Today, algorithms are being used to develop new software to automate editing, such as with action camera footage. Disney Research has devised a tool that can automatically edit the final footage together with an intuitive, human-style editing approach. It has created software that splices together footage shot on different devices with remarkable results (no human help needed).

Most of us prefer to stick to the human approach for editing, but algorithms, combined with artificial intelligence (AI), are already ubiquitous in the edit suite and getting more powerful. Mathematical calculations already determine upscaling, render optimization and keyframe interpolation. AI and machine learning such as Adobe’s Sensei is taking editing to a new automated level.

Though editing still depends on human creativity, that may not last long if technology continues at the current rate of development. Computer-assisted editing techniques will soon use software to automatically edit different versions of a story and sensors attached to test audiences can register the reaction to every frame. The day may soon come when perfect montages can be made without human interaction.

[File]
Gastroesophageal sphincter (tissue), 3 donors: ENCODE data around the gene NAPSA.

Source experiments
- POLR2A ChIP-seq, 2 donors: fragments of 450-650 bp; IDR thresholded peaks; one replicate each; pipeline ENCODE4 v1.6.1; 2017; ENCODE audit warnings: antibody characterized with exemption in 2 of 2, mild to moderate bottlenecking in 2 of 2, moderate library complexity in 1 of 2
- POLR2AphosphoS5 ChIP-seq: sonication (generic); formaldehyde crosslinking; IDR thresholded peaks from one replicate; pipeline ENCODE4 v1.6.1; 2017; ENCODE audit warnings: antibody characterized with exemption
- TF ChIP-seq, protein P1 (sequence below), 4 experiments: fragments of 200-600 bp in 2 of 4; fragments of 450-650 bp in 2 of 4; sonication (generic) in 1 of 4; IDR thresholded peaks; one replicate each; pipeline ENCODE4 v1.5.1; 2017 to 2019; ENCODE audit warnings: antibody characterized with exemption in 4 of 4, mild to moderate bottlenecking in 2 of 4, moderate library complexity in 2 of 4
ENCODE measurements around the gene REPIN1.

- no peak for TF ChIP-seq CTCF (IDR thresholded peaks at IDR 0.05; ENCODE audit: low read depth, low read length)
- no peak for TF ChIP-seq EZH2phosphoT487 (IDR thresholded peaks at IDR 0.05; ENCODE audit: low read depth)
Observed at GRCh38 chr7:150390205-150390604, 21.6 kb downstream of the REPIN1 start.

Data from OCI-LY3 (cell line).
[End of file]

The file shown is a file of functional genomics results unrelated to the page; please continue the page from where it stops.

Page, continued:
It’s a scary scenario that all of us must consider.

Writer at Broadcast Beat
Frank Beacham is a New York-based writer, director and producer who works in print, radio, television, film and theatre.

Beacham has served as a staff reporter and editor for United Press International, the Miami Herald, Gannett Newspapers and Post-Newsweek. His articles have appeared in the Los Angeles Times, Washington Post, the Village Voice and The Oxford American.

Beacham’s books, Whitewash: A Southern Journey through Music, Mayhem & Murder and The Whole World Was Watching; My Life Under the Media
Microscope are currently in publication. Two of his stories are currently being developed for television.

In 1985, Beacham teamed with Orson Welles over a six month period to develop a one-man television special. Orson Welles Solo was canceled after Mr. Welles died on the day principal photography was to begin.

In 1999, Frank Beacham was executive producer of Tim Robbins’ Touchstone feature film, Cradle Will Rock. His play, Maverick, about video with Orson Welles, was staged off-Broadway in New York City in 2019.
Frank Beacham